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Expert comment - ‘Now or never’ to avert climate disaster

The Intergovernmental Panel on Climate Change (IPCC) has published its latest report on the effects of climate change on human and planetary health.
Sir Andy Haines: "The need for urgent action is clear but greenhouse gas emissions are still growing."

The IPCC report was the third and final section of the IPCC's latest comprehensive review of climate science, drawing on the work of thousands of climate change experts from around the world. It warned that greenhouse gas emissions must peak by 2025, and can be nearly halved this decade, to give the world a chance of limiting future heating to 1.5C above pre-industrial levels.

Commenting on the findings, Sir Andy Haines, Professor of Environmental Change and Public Health at LSHTM and Advisory Chair of LSHTM's Centre on Climate Change & Planetary Health, said: "The IPCC report shows that we have already emitted about 80% of the total carbon budget for a 50% probability of limiting global temperature increase to 1.5°C, and about two thirds of the total carbon budget for a 67% probability to limit it to 2°C. The need for urgent action is clear but greenhouse gas emissions are still growing. Increasing the appetite for deep cuts in emissions is essential to reduce the risks to health from climate change and will also bring near term benefits to health.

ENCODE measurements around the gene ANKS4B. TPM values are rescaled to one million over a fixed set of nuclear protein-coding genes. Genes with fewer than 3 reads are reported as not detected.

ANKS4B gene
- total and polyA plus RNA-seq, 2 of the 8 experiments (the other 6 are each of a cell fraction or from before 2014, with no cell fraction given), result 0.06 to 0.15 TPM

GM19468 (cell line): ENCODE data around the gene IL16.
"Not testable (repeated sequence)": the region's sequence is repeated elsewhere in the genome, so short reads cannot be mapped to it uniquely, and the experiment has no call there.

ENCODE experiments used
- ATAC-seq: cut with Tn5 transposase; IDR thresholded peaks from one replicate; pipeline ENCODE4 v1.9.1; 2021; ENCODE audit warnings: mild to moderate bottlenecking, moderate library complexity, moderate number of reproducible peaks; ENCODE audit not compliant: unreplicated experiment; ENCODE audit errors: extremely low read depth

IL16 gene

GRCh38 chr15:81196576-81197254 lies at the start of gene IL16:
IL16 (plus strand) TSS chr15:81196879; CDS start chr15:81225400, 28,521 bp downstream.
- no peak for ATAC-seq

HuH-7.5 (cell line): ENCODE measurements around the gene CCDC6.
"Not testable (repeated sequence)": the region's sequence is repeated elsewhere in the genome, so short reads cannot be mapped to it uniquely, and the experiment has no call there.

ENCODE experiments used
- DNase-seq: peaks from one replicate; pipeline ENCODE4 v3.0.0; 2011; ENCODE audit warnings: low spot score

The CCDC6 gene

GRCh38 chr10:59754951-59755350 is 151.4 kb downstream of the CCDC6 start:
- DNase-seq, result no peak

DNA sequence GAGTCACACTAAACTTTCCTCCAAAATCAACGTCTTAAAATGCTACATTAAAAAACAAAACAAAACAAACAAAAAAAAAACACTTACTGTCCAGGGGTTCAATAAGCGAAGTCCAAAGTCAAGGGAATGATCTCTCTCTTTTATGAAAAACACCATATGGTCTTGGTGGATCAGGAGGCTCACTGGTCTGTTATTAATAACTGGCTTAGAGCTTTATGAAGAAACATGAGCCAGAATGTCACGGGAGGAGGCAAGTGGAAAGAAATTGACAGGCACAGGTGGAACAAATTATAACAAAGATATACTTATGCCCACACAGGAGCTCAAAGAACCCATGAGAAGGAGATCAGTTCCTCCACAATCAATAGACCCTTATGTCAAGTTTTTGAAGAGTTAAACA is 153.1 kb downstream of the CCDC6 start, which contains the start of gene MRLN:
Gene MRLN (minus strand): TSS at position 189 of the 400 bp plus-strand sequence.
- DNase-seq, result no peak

"Phasing out the burning of fossil fuels could potentially prevent many of the estimated 4.2 million deaths annually worldwide from ambient (outdoor) air pollution. Increased use of public transport and active travel (walking and cycling) could reduce the risks of many common conditions linked to sedentary living such as diabetes, heart disease and stroke, and contribute to reduced air pollution. For example if the urban population of England and Wales walked and cycled as much as the population of Copenhagen, Denmark the health benefits could avert NHS costs amounting to about £17 billion over a 20 year period. Dietary change also has potentially large benefits for health and the climate. For example, if the average UK dietary intake contained less red meat, dairy products, and more wholegrain cereals, fruit and vegetables (in line with the WHO recommendations), there would be a reduction of about 17% in GHG emissions from the food system. These changes could increase average life expectancy by over 8 months. Greater awareness of the co-benefits of climate action could help to incentivise deeper cuts in greenhouse gas emissions."

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